By acquiring startups that specialize in social media management, Oracle and Salesforce.com have given businesses ample incentive to look at the integration between social media platforms and CRM themselves, several analysts say.
Oracle quickly countered, buying social intelligence firm Collective Intellect for an undisclosed sum Tuesday, just two weeks after purchasing the social marketing and engagement platform Vitrue for a reported $300 million.
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The acquisitions, coupled with Salesforce.com’s and Oracle's footprints in the CRM market, could convince reluctant organizations to finally filter and analyze the trove of social media data available to them, according to industry observers. But how the two companies integrate the social media platforms and their CRM products remains to be seen.
What’s next for social CRM software?
The new offerings should push some businesses into recognizing they need to analyze their customers’ social postings and then market accordingly, according to Denis Pombriant, founder of Beagle Research Group LLC in Stoughton, Mass. Pombriant wrote about the Buddy Media deal this week.
But don’t expect every business to rush to Oracle, Salesforce.com or any other social platform, said Richard Snow, research director at Ventana Research in San Ramon, Calif. Many businesses feel satisfied with the low-cost marketing of a Facebook page, and it will take a year or two to realize they need to make better use of social media, he said.
Those businesses will recognize Oracle and Salesforce.com sell social “add-ons” to traditional CRM platforms, Snow said. “Companies will sit up and say, ‘OK, I’ve got these tweets and I need to make the most of them. To do that, I need this system, something like the Buddy Media system.’ ”
In fact, the availability of a complementary social platform might convince businesses to invest in a full CRM suite, he said.
Salesforce.com says it will combine Buddy Media -- whose social marketing platform has attracted companies such as L’Oreal, Mattel and Ford -- with the social listening platform of Radian6, enabling its customers to “listen, engage, gain insight, publish, advertise and measure social marketing platforms.”
Until Oracle’s deals with Collective Intellect and Vitrue are finalized later this year, the companies will continue to operate independently. But as with Salesforce.com, Oracle promotes a fuller social media management experience. The two platforms will allow users to engage with customers across all social channels, conduct target marketing and improve customer service, according to Oracle.
Oracle needed to catch up to Salesforce.com’s Radian6, and has done so with Collective Intellect, said Zach Hofer-Shall, an analyst at Forrester Research Inc. in Cambridge, Mass. The two platforms are slightly different, he said. Collective Intellect has “more technology under the hood” for analyzing social media, whereas Radian6 has a niche for collecting and organizing the data. Meanwhile, Vitrue offers much of what Buddy Media does, he said.
But comparing the platforms separately matters less than how they will fit together, especially with existing CRM systems, said Hofer-Shall, who this week wrote about Oracle and Salesforce competing in a social CRM arms race.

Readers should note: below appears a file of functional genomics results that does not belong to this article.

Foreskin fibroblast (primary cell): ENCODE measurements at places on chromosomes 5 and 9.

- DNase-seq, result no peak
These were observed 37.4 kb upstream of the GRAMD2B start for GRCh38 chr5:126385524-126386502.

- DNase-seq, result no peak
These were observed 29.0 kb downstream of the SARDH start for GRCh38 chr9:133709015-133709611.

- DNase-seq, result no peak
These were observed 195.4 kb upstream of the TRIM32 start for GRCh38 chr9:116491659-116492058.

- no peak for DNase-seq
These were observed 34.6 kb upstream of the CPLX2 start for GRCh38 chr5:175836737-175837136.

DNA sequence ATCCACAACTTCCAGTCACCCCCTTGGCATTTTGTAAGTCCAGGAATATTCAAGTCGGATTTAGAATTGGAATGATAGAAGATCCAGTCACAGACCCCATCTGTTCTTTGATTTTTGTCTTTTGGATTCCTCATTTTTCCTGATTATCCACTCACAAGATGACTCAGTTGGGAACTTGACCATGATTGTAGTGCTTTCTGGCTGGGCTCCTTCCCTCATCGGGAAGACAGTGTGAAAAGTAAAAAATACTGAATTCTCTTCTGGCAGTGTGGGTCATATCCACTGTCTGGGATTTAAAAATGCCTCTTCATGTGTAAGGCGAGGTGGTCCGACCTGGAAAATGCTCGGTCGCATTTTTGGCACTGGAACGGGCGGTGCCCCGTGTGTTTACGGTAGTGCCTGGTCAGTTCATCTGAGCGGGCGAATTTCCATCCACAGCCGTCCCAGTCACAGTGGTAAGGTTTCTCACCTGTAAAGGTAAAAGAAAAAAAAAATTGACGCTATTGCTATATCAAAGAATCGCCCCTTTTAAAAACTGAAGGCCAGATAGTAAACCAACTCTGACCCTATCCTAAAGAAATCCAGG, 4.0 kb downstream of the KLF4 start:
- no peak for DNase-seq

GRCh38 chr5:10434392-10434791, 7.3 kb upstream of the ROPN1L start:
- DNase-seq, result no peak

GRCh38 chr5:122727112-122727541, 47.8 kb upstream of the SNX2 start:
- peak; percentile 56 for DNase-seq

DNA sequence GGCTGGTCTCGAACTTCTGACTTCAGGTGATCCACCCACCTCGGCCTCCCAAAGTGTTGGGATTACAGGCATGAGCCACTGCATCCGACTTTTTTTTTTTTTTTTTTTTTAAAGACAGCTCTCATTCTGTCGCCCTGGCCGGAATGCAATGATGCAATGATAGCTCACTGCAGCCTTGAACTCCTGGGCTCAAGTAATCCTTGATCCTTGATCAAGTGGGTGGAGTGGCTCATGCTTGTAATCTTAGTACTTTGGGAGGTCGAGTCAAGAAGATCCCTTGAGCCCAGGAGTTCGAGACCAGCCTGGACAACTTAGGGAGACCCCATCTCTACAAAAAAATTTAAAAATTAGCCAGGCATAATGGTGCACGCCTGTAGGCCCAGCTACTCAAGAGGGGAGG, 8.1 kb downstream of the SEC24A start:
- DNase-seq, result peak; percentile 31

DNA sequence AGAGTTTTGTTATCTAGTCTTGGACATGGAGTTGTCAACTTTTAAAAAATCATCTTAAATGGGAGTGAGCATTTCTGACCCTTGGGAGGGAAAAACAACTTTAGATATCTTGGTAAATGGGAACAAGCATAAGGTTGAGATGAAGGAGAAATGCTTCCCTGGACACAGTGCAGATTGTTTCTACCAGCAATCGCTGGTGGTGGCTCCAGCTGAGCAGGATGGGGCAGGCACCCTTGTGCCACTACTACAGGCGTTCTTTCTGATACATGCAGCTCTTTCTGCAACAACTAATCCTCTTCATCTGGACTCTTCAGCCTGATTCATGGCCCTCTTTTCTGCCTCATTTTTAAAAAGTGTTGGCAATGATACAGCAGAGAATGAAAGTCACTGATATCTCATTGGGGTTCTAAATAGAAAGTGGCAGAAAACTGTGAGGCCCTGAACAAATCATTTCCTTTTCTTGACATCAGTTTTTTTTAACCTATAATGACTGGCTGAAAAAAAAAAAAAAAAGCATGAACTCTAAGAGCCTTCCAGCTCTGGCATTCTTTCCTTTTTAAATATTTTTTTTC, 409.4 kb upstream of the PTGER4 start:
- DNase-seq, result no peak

“At the end of the day, it’s ‘What will Salesforce do with this? What will Oracle do with this?’ ” he said.
The evolution of social CRM
Adam Sarner, a research director for Gartner Inc. in Stamford, Conn., believes Salesforce.com has created a comprehensive marketing cloud strategy with its two new platforms. “Buddy Media is clearly B2C [business to consumer], and they have nice ties into Radian6. This comes off as kind of the future of social marketing,” he said.
It’s too soon to know where Oracle will take Collective Intellect and Vitrue, but in the meantime, businesses shouldn’t wait too long to take the next step in social media, Sarner said. The sooner they incorporate social media management platforms into their CRM systems, the faster they will jump to the front of the pack, he said.
A business hasn’t fully taken in social media “if you’re constantly saying you’re doing customer relationship management, but doing nothing but spitting out marketing,” Sarner added. Posting marketing messages on social networks or monitoring social without having a follow-up strategy only creates a silo.
The recent acquisitions should nudge businesses into a tighter embrace of social media, the analysts said.
The deals aren't just a consolidation of social CRM, though, Pombriant said.
“What each vendor is telling us is there is a different business model to be accounted for,” Pombriant said. “And that business model is the retailization of CRM, or what you would call the consumer packaged goods approach to CRM.” That approach means analyzing social media to learn exactly what customers want, and then finding a “good, fast, cheap” way to market products to them, he said.
The acquisitions also made good business sense for Oracle and Salesforce.com; it was prudent for them to wait before buying the startups, Hofer-Shall said. “They need this. They needed it for a while,” he said. “Watching the startups do the hard work for them … That’s a smart, safe approach.”